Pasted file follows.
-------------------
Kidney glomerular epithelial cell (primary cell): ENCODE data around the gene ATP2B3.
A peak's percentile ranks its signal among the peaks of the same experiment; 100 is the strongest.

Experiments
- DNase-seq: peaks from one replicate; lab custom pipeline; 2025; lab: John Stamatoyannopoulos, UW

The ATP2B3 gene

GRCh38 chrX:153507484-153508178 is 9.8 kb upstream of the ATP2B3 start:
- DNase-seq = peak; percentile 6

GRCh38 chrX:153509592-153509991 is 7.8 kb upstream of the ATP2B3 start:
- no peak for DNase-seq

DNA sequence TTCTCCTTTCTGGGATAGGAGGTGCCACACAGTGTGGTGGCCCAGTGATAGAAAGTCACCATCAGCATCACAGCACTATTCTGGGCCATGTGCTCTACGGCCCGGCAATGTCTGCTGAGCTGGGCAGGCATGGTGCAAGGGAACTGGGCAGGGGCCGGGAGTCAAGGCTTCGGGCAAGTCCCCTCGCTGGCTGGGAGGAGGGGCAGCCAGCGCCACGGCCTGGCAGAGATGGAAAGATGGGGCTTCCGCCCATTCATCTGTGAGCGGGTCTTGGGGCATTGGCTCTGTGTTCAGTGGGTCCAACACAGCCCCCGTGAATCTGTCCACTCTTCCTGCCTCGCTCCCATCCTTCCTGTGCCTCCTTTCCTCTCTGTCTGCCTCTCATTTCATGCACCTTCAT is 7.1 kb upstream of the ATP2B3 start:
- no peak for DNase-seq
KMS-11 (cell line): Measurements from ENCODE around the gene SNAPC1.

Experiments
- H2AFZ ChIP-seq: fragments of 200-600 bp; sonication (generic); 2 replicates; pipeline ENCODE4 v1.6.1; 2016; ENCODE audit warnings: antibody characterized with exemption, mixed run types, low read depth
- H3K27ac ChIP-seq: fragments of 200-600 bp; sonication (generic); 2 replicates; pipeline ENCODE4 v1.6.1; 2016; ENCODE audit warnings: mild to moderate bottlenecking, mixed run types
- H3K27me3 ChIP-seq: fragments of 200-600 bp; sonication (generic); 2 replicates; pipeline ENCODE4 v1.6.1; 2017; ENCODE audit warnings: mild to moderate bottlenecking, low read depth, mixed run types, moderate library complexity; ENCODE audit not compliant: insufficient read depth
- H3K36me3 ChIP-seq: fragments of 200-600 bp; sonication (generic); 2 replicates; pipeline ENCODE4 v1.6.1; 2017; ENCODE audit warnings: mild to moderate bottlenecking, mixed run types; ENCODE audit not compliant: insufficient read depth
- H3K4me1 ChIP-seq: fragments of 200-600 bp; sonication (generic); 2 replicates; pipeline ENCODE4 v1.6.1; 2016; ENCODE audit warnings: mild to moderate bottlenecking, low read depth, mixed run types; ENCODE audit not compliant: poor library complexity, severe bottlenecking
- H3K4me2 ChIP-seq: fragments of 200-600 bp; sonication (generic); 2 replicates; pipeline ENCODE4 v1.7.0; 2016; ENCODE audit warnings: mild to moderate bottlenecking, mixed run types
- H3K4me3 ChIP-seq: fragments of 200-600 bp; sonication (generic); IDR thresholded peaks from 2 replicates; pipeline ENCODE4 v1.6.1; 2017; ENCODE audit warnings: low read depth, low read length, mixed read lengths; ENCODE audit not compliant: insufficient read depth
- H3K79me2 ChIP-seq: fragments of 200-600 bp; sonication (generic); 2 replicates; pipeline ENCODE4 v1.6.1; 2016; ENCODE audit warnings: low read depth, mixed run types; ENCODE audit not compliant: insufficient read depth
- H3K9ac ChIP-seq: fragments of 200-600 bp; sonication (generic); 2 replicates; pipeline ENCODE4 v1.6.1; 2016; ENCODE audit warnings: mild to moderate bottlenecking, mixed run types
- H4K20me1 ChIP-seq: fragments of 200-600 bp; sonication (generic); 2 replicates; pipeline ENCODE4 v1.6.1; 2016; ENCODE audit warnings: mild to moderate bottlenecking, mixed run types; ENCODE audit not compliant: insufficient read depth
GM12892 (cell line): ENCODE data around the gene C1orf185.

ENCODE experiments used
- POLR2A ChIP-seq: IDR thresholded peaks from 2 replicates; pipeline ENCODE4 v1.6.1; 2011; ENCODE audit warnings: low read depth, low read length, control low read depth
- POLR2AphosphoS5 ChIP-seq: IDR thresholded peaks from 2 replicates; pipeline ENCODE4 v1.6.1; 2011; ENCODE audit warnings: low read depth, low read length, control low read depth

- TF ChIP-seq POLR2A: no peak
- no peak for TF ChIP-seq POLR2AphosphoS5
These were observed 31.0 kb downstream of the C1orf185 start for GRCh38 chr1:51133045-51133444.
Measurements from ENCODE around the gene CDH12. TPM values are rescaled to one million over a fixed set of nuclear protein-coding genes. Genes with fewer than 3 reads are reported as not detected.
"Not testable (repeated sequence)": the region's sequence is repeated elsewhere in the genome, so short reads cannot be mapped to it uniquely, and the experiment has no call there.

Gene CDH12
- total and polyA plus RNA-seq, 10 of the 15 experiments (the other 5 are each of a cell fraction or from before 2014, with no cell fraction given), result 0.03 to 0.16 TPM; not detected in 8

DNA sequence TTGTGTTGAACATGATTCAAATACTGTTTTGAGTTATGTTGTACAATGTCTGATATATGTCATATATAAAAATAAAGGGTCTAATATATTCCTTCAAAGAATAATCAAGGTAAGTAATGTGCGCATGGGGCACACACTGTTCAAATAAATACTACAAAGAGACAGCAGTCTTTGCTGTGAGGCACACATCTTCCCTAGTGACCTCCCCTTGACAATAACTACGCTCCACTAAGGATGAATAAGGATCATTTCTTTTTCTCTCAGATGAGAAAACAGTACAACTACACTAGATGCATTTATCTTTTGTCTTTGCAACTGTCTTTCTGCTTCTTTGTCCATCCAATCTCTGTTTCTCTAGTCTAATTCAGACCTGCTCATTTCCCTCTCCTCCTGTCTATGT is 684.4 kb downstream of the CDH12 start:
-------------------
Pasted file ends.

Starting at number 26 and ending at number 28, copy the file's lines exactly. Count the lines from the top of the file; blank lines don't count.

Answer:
- POLR2A ChIP-seq: IDR thresholded peaks from 2 replicates; pipeline ENCODE4 v1.6.1; 2011; ENCODE audit warnings: low read depth, low read length, control low read depth
- POLR2AphosphoS5 ChIP-seq: IDR thresholded peaks from 2 replicates; pipeline ENCODE4 v1.6.1; 2011; ENCODE audit warnings: low read depth, low read length, control low read depth

- TF ChIP-seq POLR2A: no peak